// Vacancy rate in UK retail sits at 9.9% in January 2019
// Overall footfall dropped by 0.7% according to BRC & Springboard
// Shopping centre footfall the worst of all retail destinations, dropping by 0.9%
New figures show the national town centre vacancy rate was 9.9 per cent in January 2019, worse than the January 2018 rate of 8.9 per cent.
Meanwhile, overall retail footfall dropped by 0.7 per cent in January to mark a 14th consecutive month of decline.
- BRC cautiously welcomes January retail sales uptick
- Brits’ “wait & see” attitude keeps consumer confidence low (GfK)
- January shop price inflation edges up to highest rate since 2013 (BRC-Nielsen)
- December retail sales up 3.7% despite month-on-month dip (ONS)
- Online retail sales growth in December hits all-time low
- December inflation drops to lowest level in two years (ONS)
- Grocery post-Christmas sales grow amid Veganuary boom
However, the data from the BRC and Springboard indicated that the decline was less than the 1.6 per cent fall seen in January 2018.
“Footfall fell by less than the previous year as firms focused on in-store discounts – bringing relatively more people onto the streets,” BRC chief executive Helen Dickinson said.
“On the other hand the slight increase in the vacancy rate will be a cause for concern at many shopping destinations.”
She added: “Despite the fact that the vacancy rate is a lagged and sticky indicator – trailing sales and footfall trends, and subject to the vagaries of lease lengths – in January it reflected the ongoing challenges faced by retailers and recent store closures.
“It rose for the second consecutive quarter, to 9.9 per cent from 9.6 per cent in October and 9.2 per cent in July, and is now at the highest it has been since July 2016 when it rose to 10.1 per cent from 9.6 per cent in the previous quarter.”
High Street footfall declined by 0.7 per cent, marking six consecutive months of weakening for this shopping location.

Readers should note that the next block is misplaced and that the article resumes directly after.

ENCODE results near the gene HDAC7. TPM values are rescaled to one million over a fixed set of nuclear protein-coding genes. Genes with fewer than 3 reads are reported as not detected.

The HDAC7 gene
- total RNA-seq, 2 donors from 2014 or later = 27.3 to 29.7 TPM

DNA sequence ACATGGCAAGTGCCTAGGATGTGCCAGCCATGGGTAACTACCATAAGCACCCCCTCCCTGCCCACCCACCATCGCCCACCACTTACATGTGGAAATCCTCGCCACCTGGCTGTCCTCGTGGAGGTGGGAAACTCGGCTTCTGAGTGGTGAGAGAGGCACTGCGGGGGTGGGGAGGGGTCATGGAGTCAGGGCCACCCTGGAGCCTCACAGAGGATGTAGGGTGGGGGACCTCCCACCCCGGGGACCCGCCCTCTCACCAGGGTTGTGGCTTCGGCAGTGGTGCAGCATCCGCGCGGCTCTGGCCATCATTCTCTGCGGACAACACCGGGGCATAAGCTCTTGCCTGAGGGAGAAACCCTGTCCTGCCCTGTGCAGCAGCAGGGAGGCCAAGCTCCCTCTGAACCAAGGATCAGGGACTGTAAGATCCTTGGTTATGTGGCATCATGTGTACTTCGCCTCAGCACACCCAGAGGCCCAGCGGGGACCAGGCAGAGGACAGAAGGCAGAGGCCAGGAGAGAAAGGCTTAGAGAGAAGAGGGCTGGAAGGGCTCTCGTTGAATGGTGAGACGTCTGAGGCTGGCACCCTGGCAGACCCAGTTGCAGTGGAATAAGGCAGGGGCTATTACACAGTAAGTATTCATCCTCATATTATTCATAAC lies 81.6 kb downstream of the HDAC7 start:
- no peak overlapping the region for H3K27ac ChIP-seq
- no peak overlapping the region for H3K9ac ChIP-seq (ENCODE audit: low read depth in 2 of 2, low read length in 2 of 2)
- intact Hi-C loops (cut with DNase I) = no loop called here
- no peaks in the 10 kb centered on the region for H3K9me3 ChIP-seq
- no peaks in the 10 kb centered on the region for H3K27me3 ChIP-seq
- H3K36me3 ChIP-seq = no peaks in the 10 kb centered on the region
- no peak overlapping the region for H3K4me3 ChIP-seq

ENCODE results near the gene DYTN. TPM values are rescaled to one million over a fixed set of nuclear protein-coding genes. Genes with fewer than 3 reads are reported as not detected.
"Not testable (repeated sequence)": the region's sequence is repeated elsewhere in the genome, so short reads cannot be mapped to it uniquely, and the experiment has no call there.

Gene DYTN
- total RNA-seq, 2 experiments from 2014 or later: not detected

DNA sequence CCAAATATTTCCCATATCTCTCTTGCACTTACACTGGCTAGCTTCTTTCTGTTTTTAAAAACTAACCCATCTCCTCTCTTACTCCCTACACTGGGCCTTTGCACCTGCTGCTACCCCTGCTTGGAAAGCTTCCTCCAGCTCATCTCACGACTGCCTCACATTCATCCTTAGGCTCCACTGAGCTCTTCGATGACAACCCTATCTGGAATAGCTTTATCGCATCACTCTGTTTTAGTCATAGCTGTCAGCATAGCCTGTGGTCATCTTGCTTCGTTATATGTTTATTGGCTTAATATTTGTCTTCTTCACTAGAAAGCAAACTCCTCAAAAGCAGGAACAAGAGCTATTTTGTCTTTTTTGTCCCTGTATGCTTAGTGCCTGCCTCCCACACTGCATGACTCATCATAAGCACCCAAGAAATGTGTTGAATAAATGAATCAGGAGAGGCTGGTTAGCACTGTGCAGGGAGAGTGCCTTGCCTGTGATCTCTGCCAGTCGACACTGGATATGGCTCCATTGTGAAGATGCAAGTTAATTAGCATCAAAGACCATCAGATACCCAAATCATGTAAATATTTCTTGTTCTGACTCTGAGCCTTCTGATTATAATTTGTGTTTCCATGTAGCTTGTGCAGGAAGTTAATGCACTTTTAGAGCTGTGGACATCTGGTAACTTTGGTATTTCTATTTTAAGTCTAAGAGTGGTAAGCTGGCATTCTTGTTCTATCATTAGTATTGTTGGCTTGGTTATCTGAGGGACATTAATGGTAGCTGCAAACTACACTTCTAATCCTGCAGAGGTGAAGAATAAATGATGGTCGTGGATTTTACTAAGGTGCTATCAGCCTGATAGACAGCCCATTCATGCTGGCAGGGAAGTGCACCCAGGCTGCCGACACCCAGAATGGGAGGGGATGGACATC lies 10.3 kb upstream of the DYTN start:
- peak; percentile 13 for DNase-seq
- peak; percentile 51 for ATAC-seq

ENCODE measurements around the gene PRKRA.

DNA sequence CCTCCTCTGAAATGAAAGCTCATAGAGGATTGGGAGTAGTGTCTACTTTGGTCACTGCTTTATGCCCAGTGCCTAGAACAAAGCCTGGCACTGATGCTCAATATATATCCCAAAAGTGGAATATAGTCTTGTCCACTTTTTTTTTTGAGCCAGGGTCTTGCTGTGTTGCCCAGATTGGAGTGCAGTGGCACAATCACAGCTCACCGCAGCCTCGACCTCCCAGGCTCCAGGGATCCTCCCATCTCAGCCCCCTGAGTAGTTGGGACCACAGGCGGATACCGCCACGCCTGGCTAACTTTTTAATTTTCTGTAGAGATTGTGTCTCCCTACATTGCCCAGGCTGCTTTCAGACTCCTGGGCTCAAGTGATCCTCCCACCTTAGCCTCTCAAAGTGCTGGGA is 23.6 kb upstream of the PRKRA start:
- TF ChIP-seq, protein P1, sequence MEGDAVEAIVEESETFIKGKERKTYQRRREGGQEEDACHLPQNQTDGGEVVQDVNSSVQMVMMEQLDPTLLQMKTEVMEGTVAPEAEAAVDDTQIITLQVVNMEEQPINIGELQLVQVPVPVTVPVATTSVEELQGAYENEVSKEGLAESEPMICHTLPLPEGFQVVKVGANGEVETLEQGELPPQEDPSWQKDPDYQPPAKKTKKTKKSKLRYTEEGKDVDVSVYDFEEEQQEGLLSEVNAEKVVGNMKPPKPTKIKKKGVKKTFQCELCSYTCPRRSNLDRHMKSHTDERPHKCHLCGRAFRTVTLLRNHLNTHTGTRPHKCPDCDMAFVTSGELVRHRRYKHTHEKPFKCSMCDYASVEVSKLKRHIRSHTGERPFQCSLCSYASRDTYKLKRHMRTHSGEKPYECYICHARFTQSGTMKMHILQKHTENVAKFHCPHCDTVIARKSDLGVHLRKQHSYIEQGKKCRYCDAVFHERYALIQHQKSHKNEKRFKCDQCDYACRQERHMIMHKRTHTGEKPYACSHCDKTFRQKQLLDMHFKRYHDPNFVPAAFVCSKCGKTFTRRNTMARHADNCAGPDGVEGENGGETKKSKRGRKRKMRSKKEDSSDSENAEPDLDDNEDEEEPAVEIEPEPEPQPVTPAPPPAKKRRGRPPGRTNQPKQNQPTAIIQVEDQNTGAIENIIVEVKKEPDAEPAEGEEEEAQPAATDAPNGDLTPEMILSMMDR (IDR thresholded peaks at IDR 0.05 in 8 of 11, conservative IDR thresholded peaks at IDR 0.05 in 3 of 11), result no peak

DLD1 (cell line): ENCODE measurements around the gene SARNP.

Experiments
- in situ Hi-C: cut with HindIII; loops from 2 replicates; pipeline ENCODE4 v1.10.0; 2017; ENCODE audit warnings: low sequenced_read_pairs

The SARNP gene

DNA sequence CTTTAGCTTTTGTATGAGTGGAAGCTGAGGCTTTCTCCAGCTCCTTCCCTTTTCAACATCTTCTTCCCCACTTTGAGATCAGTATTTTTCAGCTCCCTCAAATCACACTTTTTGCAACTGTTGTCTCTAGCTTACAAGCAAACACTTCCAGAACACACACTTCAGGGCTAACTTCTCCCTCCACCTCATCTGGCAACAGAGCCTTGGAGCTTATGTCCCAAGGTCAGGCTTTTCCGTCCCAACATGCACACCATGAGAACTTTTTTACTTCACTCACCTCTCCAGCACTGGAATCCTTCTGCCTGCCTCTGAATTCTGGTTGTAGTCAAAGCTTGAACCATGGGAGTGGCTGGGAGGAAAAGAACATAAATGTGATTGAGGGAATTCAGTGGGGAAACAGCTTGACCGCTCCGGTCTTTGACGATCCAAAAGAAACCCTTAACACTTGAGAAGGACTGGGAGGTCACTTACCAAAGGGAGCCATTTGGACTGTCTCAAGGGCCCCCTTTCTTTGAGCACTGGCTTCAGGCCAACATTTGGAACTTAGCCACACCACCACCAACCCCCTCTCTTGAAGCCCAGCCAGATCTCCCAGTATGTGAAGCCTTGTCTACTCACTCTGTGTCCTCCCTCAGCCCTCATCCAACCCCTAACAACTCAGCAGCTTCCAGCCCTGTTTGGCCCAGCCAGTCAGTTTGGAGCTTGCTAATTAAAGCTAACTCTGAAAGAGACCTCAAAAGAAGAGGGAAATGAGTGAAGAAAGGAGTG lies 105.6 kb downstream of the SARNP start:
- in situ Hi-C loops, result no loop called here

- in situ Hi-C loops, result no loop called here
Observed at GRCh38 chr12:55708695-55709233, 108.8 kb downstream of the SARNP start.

However, this was a lesser decline relative to the previous year when it fell by 1.9 per cent.
Meanwhile, retail parks footfall declined by 0.3 per cent, a decline on last year when it grew by 0.9 per cent, and shopping centre footfall declined by 0.9 per cent, following the decline of 3.1 per cent a year ago.
“On closer interrogation, the clear fact is that all of this improvement emanates from the first week when footfall rose by 2.6 per cent whilst dropping by an average of 2.1 per cent over the three subsequent weeks,” Springboard insights director Diane Wehrle said.
“And in even in the first week the uplift was largely driven by one day – New Year’s Eve, which showed an uplift of 151 per cent; which again should be taken with a pinch of salt as it was compared against New Year’s Day in 2017 when trading hours were more limited and the weather was very poor.”
Dickinson added: “Consumers are making fewer visits to physical stores, choosing to research and pay for a greater proportion of their purchases online.
“This requires a reinvention of retail, with outlets investing in their physical space to encourage a more experience-led approach to shopping – something which is being held back by sky high business rates.”